Rensselaer Team To Continue Study of Fluid Dynamics Related to Serious Diseases in Space
By Torie Wells October 7, 2020 With the support of a new grant from NASA,…
By Torie Wells
October 7, 2020
With the support of a new grant from NASA, a team of engineers at Rensselaer Polytechnic Institute will continue its study of amyloid fibril formation aboard the International Space Station.
Amyloid fibrils are clusters of proteins that are linked to diseases like diabetes, Alzheimer’s, and Parkinson’s. Fluid motion in the body causes shear stress, which can increase the rate at which proteins lose their natural form and turn into fibrils, or affect how toxic protein structures are cleared away. On Earth, studying this process is complicated by the containers that are needed to hold fluid, which affect fibril formation.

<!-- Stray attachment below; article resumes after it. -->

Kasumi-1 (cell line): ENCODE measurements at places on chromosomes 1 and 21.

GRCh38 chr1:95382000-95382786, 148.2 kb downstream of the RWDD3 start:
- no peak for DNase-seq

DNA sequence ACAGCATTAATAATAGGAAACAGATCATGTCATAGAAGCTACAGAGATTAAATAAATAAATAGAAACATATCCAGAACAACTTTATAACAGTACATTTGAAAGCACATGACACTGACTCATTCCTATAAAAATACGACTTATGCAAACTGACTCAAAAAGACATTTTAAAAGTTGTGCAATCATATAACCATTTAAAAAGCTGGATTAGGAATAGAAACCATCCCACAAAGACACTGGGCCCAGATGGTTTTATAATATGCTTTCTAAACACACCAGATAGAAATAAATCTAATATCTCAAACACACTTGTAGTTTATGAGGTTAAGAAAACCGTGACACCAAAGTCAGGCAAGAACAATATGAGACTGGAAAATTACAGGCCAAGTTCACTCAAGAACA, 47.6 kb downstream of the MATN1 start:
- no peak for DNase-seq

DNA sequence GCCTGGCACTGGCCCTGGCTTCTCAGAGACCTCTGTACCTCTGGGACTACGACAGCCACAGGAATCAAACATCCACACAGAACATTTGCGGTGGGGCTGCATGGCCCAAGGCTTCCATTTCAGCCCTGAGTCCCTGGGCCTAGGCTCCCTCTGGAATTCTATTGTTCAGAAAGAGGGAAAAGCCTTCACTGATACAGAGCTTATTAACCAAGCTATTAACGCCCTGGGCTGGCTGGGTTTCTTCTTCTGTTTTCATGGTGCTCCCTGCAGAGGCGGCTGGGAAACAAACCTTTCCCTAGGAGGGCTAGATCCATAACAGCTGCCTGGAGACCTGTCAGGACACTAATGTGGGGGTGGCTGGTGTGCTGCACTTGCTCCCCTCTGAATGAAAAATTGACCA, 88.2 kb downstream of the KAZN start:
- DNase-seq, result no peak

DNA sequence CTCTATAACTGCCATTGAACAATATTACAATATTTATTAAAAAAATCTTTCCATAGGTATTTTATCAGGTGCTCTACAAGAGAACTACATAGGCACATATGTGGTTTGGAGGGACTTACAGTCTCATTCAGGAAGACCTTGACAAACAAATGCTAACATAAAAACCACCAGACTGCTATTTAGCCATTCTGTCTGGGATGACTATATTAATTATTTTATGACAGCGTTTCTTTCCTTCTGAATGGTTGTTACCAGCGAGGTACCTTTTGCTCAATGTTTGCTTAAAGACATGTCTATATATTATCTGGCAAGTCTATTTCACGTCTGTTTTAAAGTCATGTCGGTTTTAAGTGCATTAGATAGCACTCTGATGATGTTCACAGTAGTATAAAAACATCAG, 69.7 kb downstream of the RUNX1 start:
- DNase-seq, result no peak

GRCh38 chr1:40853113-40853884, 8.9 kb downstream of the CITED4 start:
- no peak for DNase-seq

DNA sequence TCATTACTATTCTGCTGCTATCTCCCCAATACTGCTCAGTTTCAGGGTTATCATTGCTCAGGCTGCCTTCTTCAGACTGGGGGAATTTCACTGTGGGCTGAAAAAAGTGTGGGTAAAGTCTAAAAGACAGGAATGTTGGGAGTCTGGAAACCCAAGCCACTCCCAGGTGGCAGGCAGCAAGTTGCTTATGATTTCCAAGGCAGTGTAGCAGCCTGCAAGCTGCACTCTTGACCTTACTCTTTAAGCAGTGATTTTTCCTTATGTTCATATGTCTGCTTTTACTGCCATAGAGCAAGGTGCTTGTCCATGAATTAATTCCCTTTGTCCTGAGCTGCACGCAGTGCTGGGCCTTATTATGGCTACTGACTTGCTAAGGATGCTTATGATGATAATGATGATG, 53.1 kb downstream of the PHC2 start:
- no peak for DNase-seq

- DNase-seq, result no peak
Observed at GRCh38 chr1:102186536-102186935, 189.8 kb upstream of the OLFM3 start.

Amir Hirsa, a professor of mechanical, aerospace, and nuclear engineering at Rensselaer, has developed a novel concept he calls a “ring-sheared drop,” which allows fluid dynamics to be studied without a container in a microgravity environment. He has worked with NASA to build hardware to allow this method to be deployed in space.
Last July, Hirsa and his team sent samples of human recombinant insulin protein to the ISS in order to test the ring-sheared drop hardware and to study the formation of amyloid fibrils.
This newest grant will allow the Rensselaer team to send a second set of protein samples into space to continue this nearly decade-long project. The new experiment is scheduled to be launched to the ISS sometime next year.